In-law issues have been the subject of comedians forever. But what do you do when it’s no laughing matter? One of the first things is to realize when it’s not just you. That there genuinely is a true issue happening, not merely a bit of a personality clash. Here are some warning signs that you may truly have an in-law issue.
Are your in-laws respectful of your boundaries? If you say no, do they respect that, or do they act insulted, pout, cry, whine?
So many times, I’ve heard, “Oh, they’re nice people, but so sensitive…” Here’s the thing: if they are sensitive people, they are sensitive to other’s pain too. If they only act ‘sensitive’ when told no, or disagreed with, they’re not being sensitive, they are being emotionally manipulative to get their own way. Everyone is so worried about upsetting Mom or Dad in-law, that they give in, and allow themselves to be treated as doormats. Not a healthy thing for anyone.
Other common comments include, “That’s just the way he/she is” and “They’re older, they could die…” My response to that? First, just because someone is a jerk does not mean that you have to accept that behavior. A toddler throws tantrums, hits a playmate, even bites others. Do we say, “That’s just the way he is!” and expect others to allow this behavior, or do we teach a toddler a better way of behaving? If we believe that toddlers are capable of learning ways of behavior that aren’t hurtful to others, then why would an adult be deemed less capable? A good response that I’ve found to, “That’s just the way he/she is!” is, “I don’t accept poor behavior. That’s just the way I am.”
Second, the ‘They’re older, they could die soon…” The reality is, none of us know how many tomorrows we may have. Why should they be spent locked in a miserable situation, simply because of someone’s age? Also, since they’re older, shouldn’t they be held fully responsible for their actions, and the consequences of them?
Passive Aggressive Behavior
What about those passive aggressive, ‘helpful’ comments? Be it about your parenting choices, your appearance, housekeeping, finances, career…Remember the old saying, “If you don’t have anything nice to say, don’t say anything at all”? This applies! Just because someone is ‘family’ does not give them the right to give unpleasant comments or criticism.
Other examples of passive aggressive behavior includes hosting a meal that contains allergens, undermining parental authority (“I know Mommy said you can’t have this, but Grandma says you can!”), ignoring your presence, and making plans for you, without your knowledge or consent, “I didn’t think you’d mind…”
What about your autonomy as a family? When you commit to a relationship/get married, you are starting a family of your own. Parents, be it your own, or in-laws, become extended family. This is especially true when there are children involved. You have the right to make plans, be it for birthdays, holidays, or any other time, without input from anyone else. It is up to you, and your spouse/significant other, to decide what traditions to follow from your own family of origin, and what to create new for your own family. Attempts to guilt and manipulate by others to continue their traditions is not acceptable. Simply because you grew up always going to Granny’s for Christmas doesn’t mean that you are obligated to continue to do so for your entire life. When you were the kid, your parents made the decisions, as was appropriate. Once you became an adult, the decisions became yours to make.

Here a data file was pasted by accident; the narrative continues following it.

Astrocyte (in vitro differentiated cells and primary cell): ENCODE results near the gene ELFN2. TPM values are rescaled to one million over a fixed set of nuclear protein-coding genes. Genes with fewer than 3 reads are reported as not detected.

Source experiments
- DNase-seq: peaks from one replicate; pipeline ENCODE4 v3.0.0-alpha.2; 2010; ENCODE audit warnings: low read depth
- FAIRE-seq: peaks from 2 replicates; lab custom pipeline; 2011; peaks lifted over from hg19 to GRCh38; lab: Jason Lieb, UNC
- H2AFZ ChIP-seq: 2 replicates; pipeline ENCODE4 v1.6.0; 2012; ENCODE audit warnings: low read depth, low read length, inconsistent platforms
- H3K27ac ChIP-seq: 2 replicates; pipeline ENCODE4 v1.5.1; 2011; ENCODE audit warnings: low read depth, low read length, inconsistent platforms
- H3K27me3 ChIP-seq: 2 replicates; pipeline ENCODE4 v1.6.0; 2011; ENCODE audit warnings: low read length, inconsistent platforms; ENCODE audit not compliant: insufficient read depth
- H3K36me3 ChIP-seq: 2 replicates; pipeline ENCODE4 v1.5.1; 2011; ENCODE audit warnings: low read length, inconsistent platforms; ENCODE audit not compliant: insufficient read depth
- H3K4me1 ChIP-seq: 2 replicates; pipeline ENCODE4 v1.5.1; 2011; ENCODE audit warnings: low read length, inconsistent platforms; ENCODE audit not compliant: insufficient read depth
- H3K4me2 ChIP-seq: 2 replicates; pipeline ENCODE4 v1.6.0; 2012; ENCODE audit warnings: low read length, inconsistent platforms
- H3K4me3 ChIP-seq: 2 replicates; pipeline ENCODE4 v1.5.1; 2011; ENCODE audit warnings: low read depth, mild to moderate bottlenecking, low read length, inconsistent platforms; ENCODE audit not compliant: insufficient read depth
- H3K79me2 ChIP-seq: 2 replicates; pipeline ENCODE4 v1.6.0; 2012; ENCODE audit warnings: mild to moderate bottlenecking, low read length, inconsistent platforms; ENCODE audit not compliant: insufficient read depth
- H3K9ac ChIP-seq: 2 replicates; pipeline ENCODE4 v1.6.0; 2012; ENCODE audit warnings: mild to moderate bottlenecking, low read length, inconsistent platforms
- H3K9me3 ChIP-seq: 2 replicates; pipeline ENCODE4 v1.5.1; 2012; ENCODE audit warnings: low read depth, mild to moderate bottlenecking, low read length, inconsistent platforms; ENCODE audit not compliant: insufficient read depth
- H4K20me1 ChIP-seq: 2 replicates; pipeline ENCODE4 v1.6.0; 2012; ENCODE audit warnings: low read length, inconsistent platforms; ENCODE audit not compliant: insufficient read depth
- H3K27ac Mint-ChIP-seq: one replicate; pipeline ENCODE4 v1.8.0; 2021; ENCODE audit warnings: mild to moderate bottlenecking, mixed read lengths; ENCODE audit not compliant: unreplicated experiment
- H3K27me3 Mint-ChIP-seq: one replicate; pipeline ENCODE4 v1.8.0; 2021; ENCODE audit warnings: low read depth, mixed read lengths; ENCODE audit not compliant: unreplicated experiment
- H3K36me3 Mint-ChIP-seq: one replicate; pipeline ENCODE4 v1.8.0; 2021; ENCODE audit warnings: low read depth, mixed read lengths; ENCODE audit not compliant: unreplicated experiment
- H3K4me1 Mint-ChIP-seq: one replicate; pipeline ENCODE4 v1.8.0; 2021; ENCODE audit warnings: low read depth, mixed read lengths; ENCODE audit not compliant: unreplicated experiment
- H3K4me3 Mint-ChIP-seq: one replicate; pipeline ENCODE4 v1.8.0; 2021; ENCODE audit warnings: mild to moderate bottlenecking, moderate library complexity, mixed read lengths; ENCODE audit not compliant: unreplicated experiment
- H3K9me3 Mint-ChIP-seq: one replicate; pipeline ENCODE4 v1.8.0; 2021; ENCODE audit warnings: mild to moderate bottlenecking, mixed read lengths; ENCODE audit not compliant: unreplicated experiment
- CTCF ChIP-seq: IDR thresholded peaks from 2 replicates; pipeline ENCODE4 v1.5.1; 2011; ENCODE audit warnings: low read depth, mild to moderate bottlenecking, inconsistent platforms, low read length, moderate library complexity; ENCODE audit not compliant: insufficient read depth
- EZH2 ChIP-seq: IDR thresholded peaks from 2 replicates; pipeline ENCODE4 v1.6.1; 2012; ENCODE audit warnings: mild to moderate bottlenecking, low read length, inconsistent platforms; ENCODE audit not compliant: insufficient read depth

Another perk of being an adult, is privacy. Other than your spouse/partner, it is nobody’s business what your finances are (ok, if you’re applying for a mortgage, the bank gets to ask. As does your government’s taxation office), what your decision is about children, your sex life. Nobody else has the right to that information, and the questions simply should not even be asked. A good rule of thumb, when deciding if in-laws are trampling that privacy boundary is to ask yourself, “Would I answer this question from a friend?” If the answer is ‘No’, then that’s a good indication that it’s also inappropriate from the in-laws.
Another issue I have heard of has to do with physical privacy. Now, this does vary from person to person, in terms of comfort, but I consider it a good standard to never allow anyone to simply walk into your home, to have keys to come and go freely, or to stop by unannounced. If you’re comfortable with those things, then obviously it works for you, and that’s okay. However, if it’s something that you’re not okay with, I’m validating that as being a perfectly reasonable reaction.
What’s your gut say?
That’s a good place to start. If you’re uncomfortable, then there’s something wrong. Nobody has the right, be it your spouse, friends, or family to negate your emotions. If you feel that there’s something wrong, then there is.
Change is rarely easy, especially when it involves a challenging/difficult/toxic personality. However, too many relationships break under the strain of in-law issues, so it is absolutely worth it to make those changes, regardless of the reaction of the trouble parent.